The first lesson they offer is a valuable one (although the tendency to which people consistently act on it in the military is debatable and largely, I would argue, irrespective of gender): “meet and exceed the standards you ask of others.” This kind of advice is hard to argue with; however, it is difficult to reconcile how women should “[t]ackle the tough projects...that others shy away from” in light of the authors’ more overarching concern regarding the purported tendency of women to take on too much already. The authors then encourage women to make efficient decisions rather than seeking perfect knowledge. While this piece of advice is perfectly valid, it rests in part on the authors’ suggestion that most men do not hem and haw as much—they just act. This lesson draws on what the Marine Corps’ Basic School for second lieutenants teaches: when it comes to making tough decisions in combat, “Consensus building is not an option. You have to make the call yourself.” Another helpful lesson encourages admitting when one has made a mistake rather than pointing fingers while actively seeking more positive solutions. A subtheme that runs throughout these chapters argues that leadership is not an official position but rather a mindset, which is one of their more compelling points.
In a small sea of books offering insights into Marine Corps leadership, this book stands apart by virtue of its focus on women.
In a small sea of books offering insights into Marine Corps leadership, this book stands apart by virtue of its focus on women. That focus, however, is most valuable for women who have no knowledge of military leadership. Those familiar with the military, particularly the Marine Corps, might find the tone annoying. It ends abruptly, for example, with the this last piece of advice: “Don’t try to hide what makes you different, whether it’s your love of public speaking, your immense hat collection, or your expert scrapbooking know-how. What makes you different will make you a better leader.” The mostly male majors, lieutenant colonels, and PhDs with whom I work would die of boredom or politely attempt to hold back laughter if I began describing the latest stickers I had bought to decorate my baby boy’s scrapbook. Thus some of the authors’ lessons learned probably will fall flat on The Strategy Bridge readers, regardless of gender.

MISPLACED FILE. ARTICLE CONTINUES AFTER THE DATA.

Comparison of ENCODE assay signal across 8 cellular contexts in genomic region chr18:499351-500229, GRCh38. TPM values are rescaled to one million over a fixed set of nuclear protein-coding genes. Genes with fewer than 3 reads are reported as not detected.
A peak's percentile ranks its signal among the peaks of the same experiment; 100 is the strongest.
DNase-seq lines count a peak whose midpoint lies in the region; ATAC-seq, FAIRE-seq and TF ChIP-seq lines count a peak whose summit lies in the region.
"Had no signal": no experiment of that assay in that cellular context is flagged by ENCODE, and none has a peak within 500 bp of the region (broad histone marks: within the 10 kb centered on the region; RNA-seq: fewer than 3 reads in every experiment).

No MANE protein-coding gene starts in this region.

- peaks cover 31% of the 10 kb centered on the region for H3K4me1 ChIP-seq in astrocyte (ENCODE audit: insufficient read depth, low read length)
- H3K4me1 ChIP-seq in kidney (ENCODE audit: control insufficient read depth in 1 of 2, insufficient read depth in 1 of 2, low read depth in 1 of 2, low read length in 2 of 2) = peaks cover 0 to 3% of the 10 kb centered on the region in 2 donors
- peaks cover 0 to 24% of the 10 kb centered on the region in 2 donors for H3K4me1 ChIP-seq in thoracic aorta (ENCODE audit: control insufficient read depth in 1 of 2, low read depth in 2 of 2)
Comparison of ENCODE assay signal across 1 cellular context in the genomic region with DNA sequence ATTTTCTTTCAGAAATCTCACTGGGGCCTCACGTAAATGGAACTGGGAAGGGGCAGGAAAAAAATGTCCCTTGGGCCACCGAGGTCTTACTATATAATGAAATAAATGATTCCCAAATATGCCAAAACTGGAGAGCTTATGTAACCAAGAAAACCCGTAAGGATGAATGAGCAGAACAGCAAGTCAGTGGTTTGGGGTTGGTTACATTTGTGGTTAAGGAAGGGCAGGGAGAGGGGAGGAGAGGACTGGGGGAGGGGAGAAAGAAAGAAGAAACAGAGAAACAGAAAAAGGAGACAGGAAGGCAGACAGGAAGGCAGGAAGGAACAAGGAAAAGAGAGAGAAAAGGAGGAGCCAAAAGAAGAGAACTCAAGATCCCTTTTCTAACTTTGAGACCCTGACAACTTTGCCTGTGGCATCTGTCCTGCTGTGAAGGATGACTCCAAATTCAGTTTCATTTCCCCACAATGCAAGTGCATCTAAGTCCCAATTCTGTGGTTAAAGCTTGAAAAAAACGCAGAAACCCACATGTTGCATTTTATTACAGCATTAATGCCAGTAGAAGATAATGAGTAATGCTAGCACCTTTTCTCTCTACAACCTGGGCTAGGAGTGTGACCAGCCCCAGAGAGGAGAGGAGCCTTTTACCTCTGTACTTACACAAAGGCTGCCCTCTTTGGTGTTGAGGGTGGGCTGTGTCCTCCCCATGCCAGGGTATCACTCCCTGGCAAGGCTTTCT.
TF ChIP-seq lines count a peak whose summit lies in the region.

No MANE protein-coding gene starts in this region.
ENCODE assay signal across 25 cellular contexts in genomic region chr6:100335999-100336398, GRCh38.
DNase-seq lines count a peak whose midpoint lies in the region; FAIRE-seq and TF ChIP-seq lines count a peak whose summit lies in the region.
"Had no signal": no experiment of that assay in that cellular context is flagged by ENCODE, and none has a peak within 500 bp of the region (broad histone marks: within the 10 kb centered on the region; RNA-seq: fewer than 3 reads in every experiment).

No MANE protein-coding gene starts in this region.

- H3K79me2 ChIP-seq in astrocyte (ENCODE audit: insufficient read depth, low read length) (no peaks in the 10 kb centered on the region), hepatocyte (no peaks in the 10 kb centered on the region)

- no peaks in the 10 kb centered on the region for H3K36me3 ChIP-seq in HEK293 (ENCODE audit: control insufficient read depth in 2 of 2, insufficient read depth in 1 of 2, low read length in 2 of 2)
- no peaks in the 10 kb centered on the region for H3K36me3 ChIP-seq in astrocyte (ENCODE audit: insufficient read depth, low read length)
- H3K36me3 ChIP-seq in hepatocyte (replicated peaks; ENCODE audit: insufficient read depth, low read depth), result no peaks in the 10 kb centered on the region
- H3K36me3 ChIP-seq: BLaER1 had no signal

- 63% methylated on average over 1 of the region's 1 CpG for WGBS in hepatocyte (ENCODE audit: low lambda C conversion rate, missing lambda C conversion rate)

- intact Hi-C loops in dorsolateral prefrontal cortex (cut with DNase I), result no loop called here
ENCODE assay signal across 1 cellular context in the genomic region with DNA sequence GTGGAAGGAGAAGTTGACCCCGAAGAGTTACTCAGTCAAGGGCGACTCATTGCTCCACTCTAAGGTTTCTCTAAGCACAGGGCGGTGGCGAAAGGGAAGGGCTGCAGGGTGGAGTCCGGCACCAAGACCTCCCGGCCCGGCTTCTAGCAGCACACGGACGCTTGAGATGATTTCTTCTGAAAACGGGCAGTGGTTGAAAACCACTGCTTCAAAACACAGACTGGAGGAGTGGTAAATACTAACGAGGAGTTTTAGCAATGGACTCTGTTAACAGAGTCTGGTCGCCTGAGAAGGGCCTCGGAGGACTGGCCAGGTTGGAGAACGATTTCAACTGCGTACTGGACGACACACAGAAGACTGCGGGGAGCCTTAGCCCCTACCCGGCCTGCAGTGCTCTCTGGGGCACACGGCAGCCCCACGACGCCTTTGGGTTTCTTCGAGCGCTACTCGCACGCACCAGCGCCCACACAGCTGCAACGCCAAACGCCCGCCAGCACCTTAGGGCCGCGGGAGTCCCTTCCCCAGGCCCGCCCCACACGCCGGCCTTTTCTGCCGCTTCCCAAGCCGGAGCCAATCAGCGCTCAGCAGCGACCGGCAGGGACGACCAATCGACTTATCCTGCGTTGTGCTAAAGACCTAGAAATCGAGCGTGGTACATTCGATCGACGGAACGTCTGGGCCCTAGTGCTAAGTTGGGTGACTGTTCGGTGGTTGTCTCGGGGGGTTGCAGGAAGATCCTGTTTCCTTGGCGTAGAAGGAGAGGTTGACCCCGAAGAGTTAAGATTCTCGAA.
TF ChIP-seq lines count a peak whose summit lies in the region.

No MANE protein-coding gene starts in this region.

Heather Venable is an assistant professor of military and security studies at the Air Command and Staff College and teaches in the Department of Airpower. Her research focuses on the organizational culture of the U.S. Marine Corps. The views expressed are the author’s alone, and do not represent the official position of the U.S. Air Force, the Department of Defense, or the U.S. Government.
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Header Image: Sergeant Kelly Brown, a member of the Marine Corps' Ground Combat Element Integrated Task Force, at the Twentynine Palms combat center in 2015. (Howard Lipin/San Diego Union Tribune)
 Shawn Snow, “First West Coast gender integrated Marine Combat Training class graduates,” Marine Corps Times, 5 April 2018; available online at https://www.marinecorpstimes.com/news/your-marine-corps/2018/04/05/first-west-coast-gender-integrated-marine-combat-training-class-graduates/.
 For example, see Shawn Snow, “Seven Marines court-martialed in wake of Marines United scandal,” Marine Corps Times, 1 March 2018; available online at https://www.marinecorpstimes.com/news/your-marine-corps/2018/03/01/seven-marines-court-martialed-in-wake-of-marines-united-scandal/ or Tom Vanden Brook, “Marine Corps general fired for calling sexual harassment claims fake news,” USAToday, 16 April 2018; available online at https://www.usatoday.com/story/news/politics/2018/04/16/marine-corps-general-fired-calling-sexual-harassment-claims-fake-news/522183002/.
 Angie Morgan and Courtney Lynch, Leading from the Front: No-Excuse Leadership Tactics for Women (New York: McGraw Hill, 2017), xi.
 Ibid., xviii-xix.
 Ibid., xii and 5.
 Ibid., 12.
 Ibid., 13.
 Sheryl Sandberg, Lean In: Women, Work, and the Will to Lead (New York, Alfred A. Knopf, 2013), 90- 91.
 Ibid., 28.
 Ibid., 35.
 Ibid., 40.
 Ibid., 193.